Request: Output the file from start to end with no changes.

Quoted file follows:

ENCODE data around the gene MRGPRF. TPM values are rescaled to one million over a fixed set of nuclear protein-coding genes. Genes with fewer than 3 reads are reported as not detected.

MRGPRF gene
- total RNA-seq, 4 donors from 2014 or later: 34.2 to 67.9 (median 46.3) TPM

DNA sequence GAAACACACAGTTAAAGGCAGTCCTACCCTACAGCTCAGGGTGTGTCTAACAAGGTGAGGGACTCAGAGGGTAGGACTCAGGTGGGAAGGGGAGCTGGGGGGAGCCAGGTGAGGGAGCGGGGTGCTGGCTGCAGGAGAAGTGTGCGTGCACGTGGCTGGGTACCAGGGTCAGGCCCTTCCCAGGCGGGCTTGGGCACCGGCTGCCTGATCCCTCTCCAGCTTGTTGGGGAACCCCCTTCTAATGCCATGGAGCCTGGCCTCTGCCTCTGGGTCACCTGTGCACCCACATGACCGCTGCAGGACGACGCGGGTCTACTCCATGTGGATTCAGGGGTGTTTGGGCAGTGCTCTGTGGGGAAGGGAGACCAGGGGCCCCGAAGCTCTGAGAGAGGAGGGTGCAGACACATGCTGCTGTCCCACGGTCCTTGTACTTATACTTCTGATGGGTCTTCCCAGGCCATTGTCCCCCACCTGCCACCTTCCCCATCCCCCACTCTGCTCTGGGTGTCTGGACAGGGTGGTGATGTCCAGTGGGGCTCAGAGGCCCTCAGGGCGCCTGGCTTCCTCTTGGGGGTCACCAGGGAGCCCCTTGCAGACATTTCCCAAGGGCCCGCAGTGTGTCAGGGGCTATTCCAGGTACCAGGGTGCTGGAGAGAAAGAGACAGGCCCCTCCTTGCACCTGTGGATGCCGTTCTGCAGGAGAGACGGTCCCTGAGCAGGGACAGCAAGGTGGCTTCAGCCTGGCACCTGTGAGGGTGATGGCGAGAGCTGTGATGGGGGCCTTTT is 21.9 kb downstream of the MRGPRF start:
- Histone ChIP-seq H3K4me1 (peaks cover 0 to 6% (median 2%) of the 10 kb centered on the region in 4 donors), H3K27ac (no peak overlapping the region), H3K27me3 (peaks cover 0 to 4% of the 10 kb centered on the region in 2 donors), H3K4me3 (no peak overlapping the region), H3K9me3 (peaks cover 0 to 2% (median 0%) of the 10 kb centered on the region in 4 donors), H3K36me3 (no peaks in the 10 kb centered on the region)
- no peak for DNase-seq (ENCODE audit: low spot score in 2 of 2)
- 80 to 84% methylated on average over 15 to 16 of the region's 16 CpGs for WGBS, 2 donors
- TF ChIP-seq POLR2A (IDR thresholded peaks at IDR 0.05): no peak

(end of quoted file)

ENCODE data around the gene MRGPRF. TPM values are rescaled to one million over a fixed set of nuclear protein-coding genes. Genes with fewer than 3 reads are reported as not detected.

MRGPRF gene
- total RNA-seq, 4 donors from 2014 or later: 34.2 to 67.9 (median 46.3) TPM

DNA sequence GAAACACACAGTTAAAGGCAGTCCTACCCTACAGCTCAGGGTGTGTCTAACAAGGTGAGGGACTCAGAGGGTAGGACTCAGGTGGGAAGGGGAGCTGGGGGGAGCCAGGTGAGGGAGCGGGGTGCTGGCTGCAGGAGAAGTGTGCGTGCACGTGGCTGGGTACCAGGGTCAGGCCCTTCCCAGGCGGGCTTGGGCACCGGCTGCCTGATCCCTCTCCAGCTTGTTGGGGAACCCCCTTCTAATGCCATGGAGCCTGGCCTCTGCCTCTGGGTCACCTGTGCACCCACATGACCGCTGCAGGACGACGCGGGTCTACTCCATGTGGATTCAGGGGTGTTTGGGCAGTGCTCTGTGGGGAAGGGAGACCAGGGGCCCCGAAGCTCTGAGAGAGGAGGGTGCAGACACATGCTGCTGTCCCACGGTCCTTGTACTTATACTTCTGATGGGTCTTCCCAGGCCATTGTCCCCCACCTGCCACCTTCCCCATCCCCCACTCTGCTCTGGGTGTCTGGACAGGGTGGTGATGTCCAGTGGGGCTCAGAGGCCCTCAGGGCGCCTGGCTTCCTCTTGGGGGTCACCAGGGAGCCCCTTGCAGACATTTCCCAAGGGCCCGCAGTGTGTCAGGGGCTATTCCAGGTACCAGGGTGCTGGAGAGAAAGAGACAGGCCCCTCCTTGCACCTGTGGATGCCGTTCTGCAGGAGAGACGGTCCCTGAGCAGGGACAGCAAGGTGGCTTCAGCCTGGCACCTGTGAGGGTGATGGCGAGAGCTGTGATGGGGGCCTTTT is 21.9 kb downstream of the MRGPRF start:
- Histone ChIP-seq H3K4me1 (peaks cover 0 to 6% (median 2%) of the 10 kb centered on the region in 4 donors), H3K27ac (no peak overlapping the region), H3K27me3 (peaks cover 0 to 4% of the 10 kb centered on the region in 2 donors), H3K4me3 (no peak overlapping the region), H3K9me3 (peaks cover 0 to 2% (median 0%) of the 10 kb centered on the region in 4 donors), H3K36me3 (no peaks in the 10 kb centered on the region)
- no peak for DNase-seq (ENCODE audit: low spot score in 2 of 2)
- 80 to 84% methylated on average over 15 to 16 of the region's 16 CpGs for WGBS, 2 donors
- TF ChIP-seq POLR2A (IDR thresholded peaks at IDR 0.05): no peak